- Page 1Nikon P7100
- Page 2 Features
- Page 3 Design and Performance
- Page 4 Image Quality and Verdict
- Page 5 Sample Images: ISO Performance
- Page 6 Sample Images: General Images
The P7100 uses a 1/1.7inch CCD sensor, which in terms of surface area is approximately twice the size of the standard 1/2.3inch sensor found in the vast majority of compacts. This chip offers an effective resolution of 10.1million pixels, exactly the same as the Canon PowerShot G12. The P7100 uses Nikon’s previous generation of EXPEED 2 image processor, although its maximum burst speed is an altogether pedestrian 1.2fps. Sensitivity stretches from ISO 100 to ISO 3200 in standard mode, with two further expanded settings available: a full-resolution ‘Hi 1’ setting of ISO 6400 and a Low Noise Night Mode that cranks the ISO up to 12,800 but reduces resolution to 3MP.
Images can be recorded as JPEGs or as lossless Raw image files in the Nikon .NRW file format. Adobe and Apple have now patched their respective Lightroom 3 and Aperture 3 editing suites to cater for this file type so digital darkroom enthusiasts are well catered for. JPEG shooters, meanwhile, can choose from three levels of quality – Fine, Normal and Basic – with a range of resolution options available, from the maximum 10.1MP right down to 1MP. By default the P7100 shoots in 4:3 aspect, although 3:2, 16:9 and 1:1 options are also available, albeit at lower resolutions.
The P7100 gets a 7.1x optical zoom that offers a focal range of between 28-200mm in 35m terms, which is more flexible than the 5x (28-140mm) optical zoom of the Canon G12. Maximum aperture is f/2.8 at 28mm, rising incrementally to f/5.6 at 200mm. The lens also benefits from Nikon’s proprietary Vibration Reduction (VR) technology to counter image blur caused by hand-shake at either slower shutter speeds and/or the use of longer focal lengths.
In addition, the P7100 also gets a Virtual Horizon that’s a really useful tool for landscape compositions. Also helping out is a built-in neutral density filter that offers the equivalent of three stops, allowing you to shoot at slower speeds in brighter conditions – useful for adding motion blur to running water (when used with a tripod) and suchlike.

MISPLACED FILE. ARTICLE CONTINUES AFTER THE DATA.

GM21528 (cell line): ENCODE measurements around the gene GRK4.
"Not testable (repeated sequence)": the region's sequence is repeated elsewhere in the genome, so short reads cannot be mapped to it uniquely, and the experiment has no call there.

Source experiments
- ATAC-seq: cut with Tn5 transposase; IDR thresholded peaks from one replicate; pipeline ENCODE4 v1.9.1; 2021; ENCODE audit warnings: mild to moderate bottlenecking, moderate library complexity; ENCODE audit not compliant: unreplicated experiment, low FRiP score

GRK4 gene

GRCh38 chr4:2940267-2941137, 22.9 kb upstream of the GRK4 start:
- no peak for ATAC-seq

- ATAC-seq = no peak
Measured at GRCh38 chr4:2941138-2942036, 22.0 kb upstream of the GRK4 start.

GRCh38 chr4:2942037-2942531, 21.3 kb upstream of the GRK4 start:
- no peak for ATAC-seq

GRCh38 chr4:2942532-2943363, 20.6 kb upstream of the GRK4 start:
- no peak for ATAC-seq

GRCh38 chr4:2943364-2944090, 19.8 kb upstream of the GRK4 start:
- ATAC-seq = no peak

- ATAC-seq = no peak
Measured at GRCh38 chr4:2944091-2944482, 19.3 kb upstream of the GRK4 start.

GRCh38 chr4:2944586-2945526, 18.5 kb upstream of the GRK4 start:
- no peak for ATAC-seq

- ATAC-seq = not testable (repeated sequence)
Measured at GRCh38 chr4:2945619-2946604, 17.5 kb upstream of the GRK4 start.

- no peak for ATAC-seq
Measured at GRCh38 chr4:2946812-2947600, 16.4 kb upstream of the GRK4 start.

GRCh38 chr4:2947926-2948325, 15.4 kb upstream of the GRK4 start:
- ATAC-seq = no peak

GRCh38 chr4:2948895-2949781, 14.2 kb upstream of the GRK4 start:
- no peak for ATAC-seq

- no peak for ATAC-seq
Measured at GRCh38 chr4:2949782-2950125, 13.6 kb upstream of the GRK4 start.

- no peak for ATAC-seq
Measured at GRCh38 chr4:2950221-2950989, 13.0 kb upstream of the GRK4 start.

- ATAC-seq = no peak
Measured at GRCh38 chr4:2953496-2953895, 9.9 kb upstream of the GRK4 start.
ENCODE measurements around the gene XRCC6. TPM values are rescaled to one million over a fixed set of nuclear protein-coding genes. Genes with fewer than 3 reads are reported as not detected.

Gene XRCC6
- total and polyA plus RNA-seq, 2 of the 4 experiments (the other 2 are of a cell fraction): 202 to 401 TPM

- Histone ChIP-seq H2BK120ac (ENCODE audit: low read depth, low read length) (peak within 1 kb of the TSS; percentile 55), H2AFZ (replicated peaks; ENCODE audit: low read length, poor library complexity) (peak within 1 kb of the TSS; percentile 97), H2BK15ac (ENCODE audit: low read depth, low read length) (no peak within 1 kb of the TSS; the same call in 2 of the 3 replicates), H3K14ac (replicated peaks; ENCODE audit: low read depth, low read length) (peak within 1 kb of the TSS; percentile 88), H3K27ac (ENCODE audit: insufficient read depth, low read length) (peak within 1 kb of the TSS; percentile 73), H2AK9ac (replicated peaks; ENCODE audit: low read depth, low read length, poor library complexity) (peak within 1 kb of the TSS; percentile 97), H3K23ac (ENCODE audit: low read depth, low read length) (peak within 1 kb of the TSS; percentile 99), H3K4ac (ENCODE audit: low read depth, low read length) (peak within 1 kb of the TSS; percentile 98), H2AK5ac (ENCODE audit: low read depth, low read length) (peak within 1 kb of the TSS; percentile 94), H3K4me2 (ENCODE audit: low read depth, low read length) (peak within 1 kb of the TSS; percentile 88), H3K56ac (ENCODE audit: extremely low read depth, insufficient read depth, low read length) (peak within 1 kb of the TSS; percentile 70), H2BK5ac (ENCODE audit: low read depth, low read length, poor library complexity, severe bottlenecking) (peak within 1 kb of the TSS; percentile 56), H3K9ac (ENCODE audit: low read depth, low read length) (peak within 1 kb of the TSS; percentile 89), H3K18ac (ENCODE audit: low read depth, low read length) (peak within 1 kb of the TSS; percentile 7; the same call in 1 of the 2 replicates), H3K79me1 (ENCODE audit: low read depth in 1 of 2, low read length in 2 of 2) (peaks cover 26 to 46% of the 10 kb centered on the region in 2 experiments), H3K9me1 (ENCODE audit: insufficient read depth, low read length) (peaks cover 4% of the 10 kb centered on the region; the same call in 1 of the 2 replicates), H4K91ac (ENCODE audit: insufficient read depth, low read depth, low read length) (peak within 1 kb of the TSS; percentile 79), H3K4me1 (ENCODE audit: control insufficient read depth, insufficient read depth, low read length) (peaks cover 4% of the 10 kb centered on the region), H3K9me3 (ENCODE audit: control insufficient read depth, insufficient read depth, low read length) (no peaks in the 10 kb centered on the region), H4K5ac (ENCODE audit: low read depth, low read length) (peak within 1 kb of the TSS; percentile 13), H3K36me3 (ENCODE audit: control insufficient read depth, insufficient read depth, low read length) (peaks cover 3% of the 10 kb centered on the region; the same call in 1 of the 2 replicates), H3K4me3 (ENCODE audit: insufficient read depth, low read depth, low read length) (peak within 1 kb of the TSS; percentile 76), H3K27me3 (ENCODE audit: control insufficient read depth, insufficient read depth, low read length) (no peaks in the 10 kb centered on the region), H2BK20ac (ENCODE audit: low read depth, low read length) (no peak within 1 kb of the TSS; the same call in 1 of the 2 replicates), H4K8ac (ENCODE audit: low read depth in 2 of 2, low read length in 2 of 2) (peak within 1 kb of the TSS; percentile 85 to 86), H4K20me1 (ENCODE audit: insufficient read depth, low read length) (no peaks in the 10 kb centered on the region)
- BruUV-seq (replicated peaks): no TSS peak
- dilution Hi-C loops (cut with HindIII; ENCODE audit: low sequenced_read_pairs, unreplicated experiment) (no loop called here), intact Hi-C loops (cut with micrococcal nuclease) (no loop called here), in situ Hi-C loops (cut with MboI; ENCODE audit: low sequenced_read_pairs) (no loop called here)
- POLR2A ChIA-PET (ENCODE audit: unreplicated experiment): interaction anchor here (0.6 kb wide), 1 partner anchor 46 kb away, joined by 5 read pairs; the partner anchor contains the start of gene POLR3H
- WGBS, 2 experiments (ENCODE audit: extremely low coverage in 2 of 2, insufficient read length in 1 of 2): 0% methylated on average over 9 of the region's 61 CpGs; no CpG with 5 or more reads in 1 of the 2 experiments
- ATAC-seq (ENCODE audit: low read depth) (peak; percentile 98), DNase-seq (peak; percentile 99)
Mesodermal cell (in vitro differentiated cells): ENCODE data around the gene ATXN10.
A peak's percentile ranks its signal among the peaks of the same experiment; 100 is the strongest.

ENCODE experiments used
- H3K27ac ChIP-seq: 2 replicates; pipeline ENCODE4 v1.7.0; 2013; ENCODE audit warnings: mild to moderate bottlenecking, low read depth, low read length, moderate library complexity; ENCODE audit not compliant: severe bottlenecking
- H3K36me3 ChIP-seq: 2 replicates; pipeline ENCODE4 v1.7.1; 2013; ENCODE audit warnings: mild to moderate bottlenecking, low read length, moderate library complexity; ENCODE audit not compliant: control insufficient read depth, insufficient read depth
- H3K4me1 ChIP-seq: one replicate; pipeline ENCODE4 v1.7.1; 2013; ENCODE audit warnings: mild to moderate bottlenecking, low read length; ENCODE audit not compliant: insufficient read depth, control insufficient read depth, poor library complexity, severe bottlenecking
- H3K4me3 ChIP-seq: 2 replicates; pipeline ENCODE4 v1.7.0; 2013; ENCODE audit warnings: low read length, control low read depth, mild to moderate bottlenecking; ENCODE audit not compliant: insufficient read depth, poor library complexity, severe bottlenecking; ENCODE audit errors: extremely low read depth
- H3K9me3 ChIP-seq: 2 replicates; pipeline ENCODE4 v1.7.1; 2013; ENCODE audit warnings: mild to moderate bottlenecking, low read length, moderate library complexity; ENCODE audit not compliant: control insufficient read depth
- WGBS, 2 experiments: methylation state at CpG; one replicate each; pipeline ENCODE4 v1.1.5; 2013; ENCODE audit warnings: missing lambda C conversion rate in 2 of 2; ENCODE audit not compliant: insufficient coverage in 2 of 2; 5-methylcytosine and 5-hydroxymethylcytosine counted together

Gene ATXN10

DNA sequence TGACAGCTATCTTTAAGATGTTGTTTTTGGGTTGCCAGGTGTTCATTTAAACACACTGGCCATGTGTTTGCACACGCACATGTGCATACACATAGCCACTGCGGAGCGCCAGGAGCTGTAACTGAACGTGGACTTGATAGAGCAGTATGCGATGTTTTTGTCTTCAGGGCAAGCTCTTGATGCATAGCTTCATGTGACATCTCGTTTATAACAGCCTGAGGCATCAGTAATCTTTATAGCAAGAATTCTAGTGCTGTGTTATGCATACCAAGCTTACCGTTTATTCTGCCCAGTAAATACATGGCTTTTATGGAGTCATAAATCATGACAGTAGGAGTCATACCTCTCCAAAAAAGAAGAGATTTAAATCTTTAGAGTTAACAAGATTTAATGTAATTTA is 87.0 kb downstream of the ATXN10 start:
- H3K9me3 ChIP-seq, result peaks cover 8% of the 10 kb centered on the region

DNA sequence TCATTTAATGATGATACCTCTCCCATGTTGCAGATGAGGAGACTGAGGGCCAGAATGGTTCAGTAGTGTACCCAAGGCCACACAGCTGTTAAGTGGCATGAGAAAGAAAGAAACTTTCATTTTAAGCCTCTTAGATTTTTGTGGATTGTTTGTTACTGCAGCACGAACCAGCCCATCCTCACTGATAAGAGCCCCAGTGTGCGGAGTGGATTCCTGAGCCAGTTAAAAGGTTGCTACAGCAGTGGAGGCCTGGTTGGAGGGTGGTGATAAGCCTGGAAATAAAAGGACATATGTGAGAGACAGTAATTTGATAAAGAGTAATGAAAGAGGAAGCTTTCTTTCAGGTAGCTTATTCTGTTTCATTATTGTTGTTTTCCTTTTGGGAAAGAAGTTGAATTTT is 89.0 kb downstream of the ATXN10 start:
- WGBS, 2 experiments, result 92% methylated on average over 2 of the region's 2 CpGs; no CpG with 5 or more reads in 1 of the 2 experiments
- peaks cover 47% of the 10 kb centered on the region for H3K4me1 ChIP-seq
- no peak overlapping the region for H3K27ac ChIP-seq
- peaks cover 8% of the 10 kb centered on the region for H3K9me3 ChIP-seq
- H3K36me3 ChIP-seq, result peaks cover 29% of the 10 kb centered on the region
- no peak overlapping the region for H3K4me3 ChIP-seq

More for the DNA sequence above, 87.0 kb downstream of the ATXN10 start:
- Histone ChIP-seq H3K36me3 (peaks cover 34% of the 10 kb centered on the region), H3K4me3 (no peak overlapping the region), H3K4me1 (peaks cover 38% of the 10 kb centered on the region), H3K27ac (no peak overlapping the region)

This being an advanced compact it’s no great surprise to find the full compliment of Program, Aperture-priority, Shutter-priority and Manual (PASM) exposure modes on the main mode dial. These are supported by 18 individual Scene modes, an Automatic mode, the aforementioned Low Noise Night Mode and, new for the P7100, an Effects mode that offers a small selection of digital filters.
There are also three slots on the main shooting dial given over to user-defined custom modes. Each of these allows you to set up and store your own preferred shooting mode, focal length and Autofocus mode presets (among others), which you can then instantly call upon using the main shooting mode dial.
There are five Picture Control options in total: Standard, Neutral, Vivid, Monochrome and a user-defined Custom setting. Nikon’s Active D-Lighting technology is also present to help lift shadow detail when exposing for highlight areas, backed up by Noise Reduction and Distortion Control to counter barrel distortion when shooting at extreme wideangle settings. It’s also possible to bracket images for exposure or white balance while
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the camera is being used in one of the ‘PASM’ shooting modes.
Should you want to tinker with your images in-camera, a wide selection of editing controls are offered including Raw image processing, which can be used to turn Raw image files into more computer-friendly JPEGs.
One rather disappointing aspect of the P7100 is that Nikon hasn’t seen fit to improve on the movie recording abilities of its predecessor. Thus, the P7100’s high-definition movie recording capabilities remain capped at a 1080 x 720p at 24fps. For a camera of this type and price this is pretty disappointing to say the least.